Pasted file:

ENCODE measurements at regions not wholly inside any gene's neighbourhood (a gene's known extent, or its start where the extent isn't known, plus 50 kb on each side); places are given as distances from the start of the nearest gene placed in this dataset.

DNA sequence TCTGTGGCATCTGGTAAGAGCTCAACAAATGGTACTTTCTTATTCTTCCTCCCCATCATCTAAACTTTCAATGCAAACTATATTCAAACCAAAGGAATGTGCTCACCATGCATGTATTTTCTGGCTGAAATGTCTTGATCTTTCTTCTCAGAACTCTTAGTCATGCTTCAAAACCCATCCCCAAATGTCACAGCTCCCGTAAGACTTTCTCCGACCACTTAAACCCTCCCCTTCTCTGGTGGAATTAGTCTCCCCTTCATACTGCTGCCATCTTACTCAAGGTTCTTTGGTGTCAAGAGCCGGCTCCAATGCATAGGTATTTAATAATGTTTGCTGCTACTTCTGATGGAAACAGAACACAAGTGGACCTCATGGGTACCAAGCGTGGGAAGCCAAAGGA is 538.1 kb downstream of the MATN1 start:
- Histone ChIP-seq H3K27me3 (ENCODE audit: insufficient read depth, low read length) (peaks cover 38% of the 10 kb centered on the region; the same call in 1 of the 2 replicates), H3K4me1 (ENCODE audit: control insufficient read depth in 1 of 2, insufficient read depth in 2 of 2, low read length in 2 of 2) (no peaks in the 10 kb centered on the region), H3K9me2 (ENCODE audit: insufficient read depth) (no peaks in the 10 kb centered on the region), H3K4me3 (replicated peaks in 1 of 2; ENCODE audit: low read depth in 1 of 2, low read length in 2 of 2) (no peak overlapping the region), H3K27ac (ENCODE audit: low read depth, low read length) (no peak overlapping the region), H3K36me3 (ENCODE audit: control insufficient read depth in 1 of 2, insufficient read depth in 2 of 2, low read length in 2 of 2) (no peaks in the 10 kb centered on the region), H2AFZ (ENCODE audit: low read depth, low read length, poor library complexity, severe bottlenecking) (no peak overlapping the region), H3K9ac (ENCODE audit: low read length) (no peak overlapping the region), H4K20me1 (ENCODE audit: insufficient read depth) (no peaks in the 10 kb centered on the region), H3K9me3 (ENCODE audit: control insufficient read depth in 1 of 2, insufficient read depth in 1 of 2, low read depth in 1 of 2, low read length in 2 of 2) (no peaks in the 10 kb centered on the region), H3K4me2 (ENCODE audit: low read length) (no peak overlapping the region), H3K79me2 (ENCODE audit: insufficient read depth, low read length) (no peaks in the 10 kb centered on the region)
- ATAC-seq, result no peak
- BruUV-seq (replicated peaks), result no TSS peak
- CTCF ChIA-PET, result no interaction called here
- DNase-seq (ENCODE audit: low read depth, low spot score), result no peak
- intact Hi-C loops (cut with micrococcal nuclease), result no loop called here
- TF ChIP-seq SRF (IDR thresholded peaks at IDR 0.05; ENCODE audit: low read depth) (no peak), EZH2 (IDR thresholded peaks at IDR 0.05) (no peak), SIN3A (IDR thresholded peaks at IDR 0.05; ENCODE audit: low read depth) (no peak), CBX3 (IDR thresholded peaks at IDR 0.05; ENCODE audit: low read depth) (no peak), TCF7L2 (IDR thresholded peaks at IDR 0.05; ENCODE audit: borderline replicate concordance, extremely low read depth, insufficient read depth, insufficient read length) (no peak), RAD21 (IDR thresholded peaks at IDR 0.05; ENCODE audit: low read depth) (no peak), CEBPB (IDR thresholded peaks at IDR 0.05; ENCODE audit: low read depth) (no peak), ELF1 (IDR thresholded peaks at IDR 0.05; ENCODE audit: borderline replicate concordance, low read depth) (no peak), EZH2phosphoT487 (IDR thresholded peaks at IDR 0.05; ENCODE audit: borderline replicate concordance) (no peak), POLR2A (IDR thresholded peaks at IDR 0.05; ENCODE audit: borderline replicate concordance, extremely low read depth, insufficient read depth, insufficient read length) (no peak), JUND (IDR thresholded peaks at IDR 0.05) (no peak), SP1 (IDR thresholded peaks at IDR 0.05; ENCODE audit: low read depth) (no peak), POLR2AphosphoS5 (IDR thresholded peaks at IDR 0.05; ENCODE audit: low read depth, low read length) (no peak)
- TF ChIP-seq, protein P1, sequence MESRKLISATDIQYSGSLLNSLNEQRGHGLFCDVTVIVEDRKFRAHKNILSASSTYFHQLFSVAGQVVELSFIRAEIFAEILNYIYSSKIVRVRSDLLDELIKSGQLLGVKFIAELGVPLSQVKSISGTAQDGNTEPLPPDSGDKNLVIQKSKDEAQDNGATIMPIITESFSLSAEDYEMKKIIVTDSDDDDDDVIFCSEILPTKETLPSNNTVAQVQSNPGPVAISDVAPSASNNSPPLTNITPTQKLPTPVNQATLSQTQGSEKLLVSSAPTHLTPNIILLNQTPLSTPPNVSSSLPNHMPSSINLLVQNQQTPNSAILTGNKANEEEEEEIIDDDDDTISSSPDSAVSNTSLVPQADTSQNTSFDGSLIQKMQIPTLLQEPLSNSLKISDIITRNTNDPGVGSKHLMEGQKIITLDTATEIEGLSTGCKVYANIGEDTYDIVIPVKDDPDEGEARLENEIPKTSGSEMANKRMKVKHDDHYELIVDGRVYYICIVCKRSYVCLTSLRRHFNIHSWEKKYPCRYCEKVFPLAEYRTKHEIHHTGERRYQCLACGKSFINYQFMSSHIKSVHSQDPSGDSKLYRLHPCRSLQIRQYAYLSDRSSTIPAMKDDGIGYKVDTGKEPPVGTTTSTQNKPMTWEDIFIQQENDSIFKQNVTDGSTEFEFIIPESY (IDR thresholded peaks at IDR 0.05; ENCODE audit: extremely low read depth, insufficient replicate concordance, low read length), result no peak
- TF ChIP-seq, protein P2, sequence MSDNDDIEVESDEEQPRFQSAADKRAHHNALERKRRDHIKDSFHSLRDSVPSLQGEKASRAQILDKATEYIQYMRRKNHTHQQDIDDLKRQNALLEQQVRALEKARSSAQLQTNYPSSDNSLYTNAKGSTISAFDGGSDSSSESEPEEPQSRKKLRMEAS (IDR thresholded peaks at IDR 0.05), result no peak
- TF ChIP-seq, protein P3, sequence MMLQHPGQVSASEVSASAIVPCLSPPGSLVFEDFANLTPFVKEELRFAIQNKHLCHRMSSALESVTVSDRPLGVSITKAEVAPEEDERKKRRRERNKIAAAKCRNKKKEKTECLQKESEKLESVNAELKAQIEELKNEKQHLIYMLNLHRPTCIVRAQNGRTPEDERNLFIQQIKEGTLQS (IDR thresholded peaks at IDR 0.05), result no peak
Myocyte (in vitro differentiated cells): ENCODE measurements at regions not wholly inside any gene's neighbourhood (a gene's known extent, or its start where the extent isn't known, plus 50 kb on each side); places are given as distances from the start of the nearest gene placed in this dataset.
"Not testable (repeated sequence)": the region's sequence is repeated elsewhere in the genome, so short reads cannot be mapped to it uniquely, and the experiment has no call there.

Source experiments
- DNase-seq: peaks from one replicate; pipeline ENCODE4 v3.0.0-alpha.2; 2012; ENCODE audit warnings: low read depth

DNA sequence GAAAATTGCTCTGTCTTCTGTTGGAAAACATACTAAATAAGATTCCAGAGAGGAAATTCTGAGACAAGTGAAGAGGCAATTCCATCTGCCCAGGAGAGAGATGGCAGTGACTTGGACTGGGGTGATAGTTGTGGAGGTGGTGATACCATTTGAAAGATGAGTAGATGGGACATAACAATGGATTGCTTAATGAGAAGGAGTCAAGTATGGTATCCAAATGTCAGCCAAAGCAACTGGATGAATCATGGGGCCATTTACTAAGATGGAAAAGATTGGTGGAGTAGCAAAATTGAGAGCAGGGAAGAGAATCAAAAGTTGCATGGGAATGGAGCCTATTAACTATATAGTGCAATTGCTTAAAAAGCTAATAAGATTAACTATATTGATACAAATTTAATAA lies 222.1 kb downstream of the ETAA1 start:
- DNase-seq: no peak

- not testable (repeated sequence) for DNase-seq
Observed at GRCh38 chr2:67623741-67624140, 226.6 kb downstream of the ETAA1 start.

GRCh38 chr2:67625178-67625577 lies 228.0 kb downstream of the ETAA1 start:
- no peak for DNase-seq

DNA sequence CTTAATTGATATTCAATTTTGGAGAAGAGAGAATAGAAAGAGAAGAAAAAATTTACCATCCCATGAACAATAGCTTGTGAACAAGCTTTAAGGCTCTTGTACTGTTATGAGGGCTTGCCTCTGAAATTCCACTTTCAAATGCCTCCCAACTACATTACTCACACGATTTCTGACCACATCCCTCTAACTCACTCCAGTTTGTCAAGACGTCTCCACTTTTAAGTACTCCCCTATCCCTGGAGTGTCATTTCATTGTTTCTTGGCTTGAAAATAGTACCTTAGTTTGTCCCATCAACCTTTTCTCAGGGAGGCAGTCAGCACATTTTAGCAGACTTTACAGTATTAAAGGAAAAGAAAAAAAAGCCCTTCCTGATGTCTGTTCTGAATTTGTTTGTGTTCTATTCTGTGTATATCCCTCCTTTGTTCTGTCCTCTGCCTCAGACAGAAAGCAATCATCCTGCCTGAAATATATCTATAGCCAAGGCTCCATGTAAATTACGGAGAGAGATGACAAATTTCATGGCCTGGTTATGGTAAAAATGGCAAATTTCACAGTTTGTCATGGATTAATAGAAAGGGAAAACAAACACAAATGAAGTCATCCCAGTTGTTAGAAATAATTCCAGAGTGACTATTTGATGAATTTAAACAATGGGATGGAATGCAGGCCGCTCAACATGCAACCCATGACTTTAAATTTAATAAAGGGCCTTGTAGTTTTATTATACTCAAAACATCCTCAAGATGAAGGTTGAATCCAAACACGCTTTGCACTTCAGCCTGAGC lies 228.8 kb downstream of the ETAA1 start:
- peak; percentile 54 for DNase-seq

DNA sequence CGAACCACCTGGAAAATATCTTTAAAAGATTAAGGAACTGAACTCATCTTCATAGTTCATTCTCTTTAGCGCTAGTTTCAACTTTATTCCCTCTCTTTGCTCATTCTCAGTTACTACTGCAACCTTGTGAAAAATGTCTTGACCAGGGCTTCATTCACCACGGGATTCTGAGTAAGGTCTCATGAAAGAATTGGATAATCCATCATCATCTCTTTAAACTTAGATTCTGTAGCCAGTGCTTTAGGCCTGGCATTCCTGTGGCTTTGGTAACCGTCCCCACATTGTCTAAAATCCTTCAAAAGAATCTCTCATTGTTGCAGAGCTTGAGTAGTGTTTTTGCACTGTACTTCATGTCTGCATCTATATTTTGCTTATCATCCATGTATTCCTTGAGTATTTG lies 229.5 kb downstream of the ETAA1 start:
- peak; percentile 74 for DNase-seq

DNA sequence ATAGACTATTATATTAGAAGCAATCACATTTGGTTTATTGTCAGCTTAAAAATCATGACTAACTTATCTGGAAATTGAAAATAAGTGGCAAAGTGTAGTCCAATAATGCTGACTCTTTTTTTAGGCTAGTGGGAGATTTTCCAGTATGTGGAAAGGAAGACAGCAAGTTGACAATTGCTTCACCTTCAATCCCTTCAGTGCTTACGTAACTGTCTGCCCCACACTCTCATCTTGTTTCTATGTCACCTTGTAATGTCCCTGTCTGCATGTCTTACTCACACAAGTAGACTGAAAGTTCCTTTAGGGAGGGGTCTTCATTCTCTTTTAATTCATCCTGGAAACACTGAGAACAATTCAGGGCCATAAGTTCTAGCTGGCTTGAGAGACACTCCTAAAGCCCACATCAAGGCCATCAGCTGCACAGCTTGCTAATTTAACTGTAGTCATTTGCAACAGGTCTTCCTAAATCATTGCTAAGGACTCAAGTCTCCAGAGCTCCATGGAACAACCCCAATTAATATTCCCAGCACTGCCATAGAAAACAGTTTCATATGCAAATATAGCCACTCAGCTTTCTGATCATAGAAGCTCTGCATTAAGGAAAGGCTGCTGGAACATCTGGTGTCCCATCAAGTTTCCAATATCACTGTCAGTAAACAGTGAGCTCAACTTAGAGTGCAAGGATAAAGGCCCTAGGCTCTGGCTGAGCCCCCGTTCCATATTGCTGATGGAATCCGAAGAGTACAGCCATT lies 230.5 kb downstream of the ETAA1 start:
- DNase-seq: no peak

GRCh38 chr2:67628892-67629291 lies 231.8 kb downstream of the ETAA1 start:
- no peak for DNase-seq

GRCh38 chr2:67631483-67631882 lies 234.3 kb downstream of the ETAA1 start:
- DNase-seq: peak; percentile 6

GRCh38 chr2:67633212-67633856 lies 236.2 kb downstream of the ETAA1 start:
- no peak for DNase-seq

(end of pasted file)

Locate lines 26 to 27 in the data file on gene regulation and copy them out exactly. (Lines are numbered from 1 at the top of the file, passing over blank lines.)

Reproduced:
- peak; percentile 74 for DNase-seq

DNA sequence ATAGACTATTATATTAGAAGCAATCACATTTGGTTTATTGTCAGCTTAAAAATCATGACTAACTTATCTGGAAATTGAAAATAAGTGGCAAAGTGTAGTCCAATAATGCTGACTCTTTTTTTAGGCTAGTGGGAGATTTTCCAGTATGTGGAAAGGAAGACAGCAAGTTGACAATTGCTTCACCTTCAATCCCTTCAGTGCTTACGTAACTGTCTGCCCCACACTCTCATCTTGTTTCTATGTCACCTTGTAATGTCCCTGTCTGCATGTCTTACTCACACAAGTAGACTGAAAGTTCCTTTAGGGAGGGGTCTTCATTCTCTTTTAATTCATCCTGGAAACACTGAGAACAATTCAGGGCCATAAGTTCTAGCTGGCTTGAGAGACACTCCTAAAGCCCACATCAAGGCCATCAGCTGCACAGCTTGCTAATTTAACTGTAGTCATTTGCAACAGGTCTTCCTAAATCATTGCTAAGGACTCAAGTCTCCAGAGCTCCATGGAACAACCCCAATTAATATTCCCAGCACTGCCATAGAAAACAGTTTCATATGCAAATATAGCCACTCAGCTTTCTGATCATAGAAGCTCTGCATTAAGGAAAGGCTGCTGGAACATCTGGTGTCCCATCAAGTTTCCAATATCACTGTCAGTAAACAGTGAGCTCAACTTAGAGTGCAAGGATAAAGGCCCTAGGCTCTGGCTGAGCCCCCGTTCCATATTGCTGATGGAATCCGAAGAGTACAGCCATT lies 230.5 kb downstream of the ETAA1 start: